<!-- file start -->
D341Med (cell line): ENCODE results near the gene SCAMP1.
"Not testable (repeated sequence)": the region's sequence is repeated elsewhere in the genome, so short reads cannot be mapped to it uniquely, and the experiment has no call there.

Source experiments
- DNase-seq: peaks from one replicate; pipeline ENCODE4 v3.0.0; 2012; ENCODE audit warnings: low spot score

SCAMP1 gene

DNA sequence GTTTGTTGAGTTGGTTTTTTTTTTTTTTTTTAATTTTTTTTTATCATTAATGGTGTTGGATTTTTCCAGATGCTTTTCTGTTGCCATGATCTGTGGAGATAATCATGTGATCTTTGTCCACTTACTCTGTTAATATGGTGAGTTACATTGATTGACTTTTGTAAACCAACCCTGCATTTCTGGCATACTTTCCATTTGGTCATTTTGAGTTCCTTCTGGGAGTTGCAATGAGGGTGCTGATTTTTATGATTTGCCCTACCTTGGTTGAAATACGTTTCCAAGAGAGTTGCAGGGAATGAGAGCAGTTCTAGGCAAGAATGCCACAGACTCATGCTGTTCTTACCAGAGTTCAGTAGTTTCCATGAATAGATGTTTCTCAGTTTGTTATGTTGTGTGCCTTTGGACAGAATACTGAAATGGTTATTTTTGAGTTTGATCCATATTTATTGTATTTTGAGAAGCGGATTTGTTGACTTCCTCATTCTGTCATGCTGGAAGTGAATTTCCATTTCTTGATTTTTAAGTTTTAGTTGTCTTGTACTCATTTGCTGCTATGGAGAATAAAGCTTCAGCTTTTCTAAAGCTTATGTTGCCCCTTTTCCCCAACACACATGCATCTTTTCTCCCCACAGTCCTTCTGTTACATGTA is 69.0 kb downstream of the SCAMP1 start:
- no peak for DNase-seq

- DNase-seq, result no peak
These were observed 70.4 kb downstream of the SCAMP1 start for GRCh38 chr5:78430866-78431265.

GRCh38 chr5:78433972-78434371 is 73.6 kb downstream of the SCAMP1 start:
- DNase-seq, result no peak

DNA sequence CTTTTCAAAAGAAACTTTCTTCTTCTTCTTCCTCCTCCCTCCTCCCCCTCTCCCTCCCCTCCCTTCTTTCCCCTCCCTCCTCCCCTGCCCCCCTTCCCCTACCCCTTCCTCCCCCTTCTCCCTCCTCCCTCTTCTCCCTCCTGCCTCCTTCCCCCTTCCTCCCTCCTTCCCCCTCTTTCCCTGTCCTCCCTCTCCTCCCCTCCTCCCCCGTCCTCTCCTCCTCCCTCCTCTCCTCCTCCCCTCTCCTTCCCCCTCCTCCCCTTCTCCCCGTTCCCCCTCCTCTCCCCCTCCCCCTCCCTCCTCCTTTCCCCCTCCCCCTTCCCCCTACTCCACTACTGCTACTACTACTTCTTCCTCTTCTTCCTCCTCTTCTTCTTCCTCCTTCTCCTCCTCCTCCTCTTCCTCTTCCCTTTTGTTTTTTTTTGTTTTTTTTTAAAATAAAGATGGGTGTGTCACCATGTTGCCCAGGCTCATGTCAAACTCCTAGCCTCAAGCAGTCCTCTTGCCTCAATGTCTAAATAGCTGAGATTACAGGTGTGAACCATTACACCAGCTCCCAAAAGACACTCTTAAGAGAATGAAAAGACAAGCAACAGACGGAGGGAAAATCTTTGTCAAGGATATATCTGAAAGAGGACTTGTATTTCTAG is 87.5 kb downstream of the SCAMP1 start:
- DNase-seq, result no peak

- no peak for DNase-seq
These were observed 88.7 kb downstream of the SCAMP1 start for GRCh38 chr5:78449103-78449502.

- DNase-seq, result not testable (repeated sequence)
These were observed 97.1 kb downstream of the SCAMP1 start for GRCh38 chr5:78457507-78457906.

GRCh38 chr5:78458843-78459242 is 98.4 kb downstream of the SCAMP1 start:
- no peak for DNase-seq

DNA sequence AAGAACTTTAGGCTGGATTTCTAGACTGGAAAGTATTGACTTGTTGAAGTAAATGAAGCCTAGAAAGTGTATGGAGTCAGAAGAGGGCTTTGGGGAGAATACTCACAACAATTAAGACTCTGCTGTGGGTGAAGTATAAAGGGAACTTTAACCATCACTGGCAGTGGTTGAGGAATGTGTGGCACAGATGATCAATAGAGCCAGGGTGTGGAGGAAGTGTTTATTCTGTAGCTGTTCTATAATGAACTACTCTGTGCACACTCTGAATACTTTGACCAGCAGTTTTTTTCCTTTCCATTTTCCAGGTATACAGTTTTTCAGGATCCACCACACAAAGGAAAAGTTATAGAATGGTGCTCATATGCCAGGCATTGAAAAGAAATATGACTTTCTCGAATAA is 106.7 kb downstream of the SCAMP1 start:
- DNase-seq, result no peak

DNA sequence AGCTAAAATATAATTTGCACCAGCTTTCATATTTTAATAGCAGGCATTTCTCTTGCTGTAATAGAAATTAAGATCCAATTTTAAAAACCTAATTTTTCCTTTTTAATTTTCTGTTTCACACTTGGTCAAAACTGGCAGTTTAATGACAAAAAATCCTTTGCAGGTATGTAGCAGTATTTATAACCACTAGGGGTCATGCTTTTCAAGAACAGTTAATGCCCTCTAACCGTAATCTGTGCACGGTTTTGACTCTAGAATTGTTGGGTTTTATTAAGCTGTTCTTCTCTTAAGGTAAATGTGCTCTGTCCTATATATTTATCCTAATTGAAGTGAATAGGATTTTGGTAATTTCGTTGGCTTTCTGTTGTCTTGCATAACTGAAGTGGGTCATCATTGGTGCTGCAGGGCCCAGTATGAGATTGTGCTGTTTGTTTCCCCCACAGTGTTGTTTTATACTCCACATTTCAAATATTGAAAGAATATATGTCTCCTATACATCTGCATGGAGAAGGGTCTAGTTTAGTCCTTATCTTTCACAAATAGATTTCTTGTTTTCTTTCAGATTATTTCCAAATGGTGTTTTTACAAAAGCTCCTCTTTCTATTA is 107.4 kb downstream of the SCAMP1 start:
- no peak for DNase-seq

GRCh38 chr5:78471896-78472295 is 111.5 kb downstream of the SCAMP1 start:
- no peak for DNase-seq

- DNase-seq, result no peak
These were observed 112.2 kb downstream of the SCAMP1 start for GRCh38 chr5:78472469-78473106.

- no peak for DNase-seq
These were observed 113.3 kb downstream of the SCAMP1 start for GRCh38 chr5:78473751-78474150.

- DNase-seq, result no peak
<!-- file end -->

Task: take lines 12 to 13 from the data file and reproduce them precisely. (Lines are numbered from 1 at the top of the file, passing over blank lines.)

DNA sequence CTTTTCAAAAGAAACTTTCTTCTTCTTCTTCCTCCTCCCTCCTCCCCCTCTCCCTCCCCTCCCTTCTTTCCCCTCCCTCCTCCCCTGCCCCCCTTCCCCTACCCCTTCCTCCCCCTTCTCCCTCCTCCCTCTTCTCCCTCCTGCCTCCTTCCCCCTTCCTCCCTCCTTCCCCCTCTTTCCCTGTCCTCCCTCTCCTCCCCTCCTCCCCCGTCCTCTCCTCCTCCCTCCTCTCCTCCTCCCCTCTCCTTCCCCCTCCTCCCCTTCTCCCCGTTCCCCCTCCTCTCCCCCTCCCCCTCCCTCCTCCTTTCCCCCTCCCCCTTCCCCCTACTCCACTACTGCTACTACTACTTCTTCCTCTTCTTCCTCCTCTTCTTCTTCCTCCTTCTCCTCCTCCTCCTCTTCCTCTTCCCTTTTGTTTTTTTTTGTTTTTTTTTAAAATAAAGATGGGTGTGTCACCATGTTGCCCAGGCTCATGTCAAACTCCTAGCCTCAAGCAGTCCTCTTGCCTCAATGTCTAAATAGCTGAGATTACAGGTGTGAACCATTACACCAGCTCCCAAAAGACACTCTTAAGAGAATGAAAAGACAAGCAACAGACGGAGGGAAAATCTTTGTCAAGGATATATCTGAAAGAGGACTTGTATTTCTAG is 87.5 kb downstream of the SCAMP1 start:
- DNase-seq, result no peak